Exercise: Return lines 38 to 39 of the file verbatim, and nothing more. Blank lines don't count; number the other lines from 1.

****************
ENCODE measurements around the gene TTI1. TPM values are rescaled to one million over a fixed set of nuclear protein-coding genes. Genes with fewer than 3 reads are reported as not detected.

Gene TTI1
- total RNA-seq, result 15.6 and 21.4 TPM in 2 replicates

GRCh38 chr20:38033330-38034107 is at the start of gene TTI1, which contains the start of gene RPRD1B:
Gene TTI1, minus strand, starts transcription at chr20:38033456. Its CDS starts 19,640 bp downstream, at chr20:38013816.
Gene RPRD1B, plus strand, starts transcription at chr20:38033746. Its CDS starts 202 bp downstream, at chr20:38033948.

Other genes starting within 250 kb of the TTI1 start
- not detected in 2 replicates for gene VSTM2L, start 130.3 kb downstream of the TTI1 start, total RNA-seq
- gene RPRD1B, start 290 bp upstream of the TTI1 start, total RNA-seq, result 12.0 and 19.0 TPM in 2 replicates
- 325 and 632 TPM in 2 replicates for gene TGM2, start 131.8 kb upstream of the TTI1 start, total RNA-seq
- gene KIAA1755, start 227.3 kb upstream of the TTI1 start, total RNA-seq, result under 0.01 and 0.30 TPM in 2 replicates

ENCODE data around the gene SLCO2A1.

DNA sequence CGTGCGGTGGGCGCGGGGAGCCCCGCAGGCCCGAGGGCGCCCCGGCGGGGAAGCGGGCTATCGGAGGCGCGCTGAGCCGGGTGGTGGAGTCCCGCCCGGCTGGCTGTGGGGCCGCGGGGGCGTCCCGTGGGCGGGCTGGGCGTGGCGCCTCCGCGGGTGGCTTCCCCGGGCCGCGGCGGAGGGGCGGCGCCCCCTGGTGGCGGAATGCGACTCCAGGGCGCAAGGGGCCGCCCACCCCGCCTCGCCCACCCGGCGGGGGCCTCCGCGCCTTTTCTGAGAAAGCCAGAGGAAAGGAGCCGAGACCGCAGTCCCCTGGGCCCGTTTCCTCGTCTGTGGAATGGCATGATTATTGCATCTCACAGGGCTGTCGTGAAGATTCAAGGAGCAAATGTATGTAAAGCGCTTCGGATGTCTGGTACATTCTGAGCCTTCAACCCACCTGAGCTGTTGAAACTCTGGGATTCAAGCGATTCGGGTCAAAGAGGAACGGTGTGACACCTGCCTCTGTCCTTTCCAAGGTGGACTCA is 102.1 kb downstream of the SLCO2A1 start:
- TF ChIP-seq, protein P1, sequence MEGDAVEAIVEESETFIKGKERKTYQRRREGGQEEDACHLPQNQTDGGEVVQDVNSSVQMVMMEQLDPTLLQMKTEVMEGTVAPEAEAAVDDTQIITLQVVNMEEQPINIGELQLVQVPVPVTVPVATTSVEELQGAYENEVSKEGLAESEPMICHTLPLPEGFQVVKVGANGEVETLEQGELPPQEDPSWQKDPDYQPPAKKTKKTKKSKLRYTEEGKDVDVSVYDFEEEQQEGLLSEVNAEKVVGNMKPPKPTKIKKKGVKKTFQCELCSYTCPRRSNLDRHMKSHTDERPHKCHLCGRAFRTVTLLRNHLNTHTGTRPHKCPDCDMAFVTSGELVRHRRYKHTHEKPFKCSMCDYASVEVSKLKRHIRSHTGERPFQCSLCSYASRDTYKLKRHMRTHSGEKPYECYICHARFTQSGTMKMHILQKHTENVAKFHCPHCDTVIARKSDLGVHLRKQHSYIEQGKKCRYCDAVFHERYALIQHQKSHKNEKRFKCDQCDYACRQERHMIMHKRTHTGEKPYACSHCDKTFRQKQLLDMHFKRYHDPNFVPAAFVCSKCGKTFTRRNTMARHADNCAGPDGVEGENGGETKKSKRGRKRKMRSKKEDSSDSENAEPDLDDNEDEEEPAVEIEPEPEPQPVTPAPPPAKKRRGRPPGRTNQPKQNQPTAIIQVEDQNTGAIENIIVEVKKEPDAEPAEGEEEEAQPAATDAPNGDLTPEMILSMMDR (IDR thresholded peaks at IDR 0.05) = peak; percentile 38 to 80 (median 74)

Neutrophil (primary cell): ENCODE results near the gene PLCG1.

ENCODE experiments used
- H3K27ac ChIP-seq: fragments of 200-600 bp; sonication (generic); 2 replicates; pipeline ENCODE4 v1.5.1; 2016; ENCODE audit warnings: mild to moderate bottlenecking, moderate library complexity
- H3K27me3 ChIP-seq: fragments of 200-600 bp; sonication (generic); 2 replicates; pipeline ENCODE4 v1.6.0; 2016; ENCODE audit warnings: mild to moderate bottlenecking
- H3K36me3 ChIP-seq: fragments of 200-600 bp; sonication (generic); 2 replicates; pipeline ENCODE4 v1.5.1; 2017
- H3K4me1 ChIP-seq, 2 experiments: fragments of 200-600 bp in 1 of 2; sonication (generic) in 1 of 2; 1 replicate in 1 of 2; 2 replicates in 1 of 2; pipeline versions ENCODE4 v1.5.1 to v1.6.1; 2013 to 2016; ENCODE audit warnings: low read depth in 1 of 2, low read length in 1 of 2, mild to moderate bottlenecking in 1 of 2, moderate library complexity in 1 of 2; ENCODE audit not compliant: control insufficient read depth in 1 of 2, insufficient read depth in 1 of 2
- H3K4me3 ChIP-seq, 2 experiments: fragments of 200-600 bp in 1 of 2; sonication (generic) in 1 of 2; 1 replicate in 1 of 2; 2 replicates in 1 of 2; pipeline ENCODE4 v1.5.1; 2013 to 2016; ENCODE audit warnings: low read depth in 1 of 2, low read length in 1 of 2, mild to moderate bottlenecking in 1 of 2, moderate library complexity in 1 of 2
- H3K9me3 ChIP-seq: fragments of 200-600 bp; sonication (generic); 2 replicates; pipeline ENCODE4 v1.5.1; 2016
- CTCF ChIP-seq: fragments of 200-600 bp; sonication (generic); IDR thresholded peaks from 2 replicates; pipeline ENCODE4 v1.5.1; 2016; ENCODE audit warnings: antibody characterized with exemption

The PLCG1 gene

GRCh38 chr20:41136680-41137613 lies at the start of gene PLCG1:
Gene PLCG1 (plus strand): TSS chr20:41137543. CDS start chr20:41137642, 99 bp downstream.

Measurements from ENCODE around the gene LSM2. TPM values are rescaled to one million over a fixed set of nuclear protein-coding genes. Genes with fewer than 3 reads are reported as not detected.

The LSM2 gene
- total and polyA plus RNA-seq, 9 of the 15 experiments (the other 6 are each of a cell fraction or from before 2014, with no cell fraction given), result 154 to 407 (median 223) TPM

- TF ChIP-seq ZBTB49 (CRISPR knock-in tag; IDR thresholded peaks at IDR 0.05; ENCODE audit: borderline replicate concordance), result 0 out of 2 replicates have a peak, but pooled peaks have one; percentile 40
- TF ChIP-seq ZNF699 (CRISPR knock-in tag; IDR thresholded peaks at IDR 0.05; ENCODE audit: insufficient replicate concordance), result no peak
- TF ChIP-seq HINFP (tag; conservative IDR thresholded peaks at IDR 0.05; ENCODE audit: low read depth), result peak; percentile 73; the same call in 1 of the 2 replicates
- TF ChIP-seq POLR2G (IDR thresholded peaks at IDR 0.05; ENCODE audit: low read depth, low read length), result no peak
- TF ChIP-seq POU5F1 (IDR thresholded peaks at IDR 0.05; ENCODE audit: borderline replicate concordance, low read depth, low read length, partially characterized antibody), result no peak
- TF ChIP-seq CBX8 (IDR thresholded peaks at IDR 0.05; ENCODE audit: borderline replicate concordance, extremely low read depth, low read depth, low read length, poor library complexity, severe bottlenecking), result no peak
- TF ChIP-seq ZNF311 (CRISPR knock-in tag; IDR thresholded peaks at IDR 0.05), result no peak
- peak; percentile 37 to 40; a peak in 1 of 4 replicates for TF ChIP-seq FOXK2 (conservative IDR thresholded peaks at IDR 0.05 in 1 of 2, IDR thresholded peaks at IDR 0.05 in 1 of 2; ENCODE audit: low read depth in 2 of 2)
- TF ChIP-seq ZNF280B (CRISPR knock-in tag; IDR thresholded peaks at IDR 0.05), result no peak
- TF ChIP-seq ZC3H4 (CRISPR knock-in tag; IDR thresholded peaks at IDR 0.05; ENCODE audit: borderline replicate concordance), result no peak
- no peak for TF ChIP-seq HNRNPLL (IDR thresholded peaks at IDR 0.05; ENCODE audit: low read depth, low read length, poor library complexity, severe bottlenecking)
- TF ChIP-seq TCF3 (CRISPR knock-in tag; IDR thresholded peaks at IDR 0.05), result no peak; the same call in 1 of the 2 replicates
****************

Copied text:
- TF ChIP-seq ZNF280B (CRISPR knock-in tag; IDR thresholded peaks at IDR 0.05), result no peak
- TF ChIP-seq ZC3H4 (CRISPR knock-in tag; IDR thresholded peaks at IDR 0.05; ENCODE audit: borderline replicate concordance), result no peak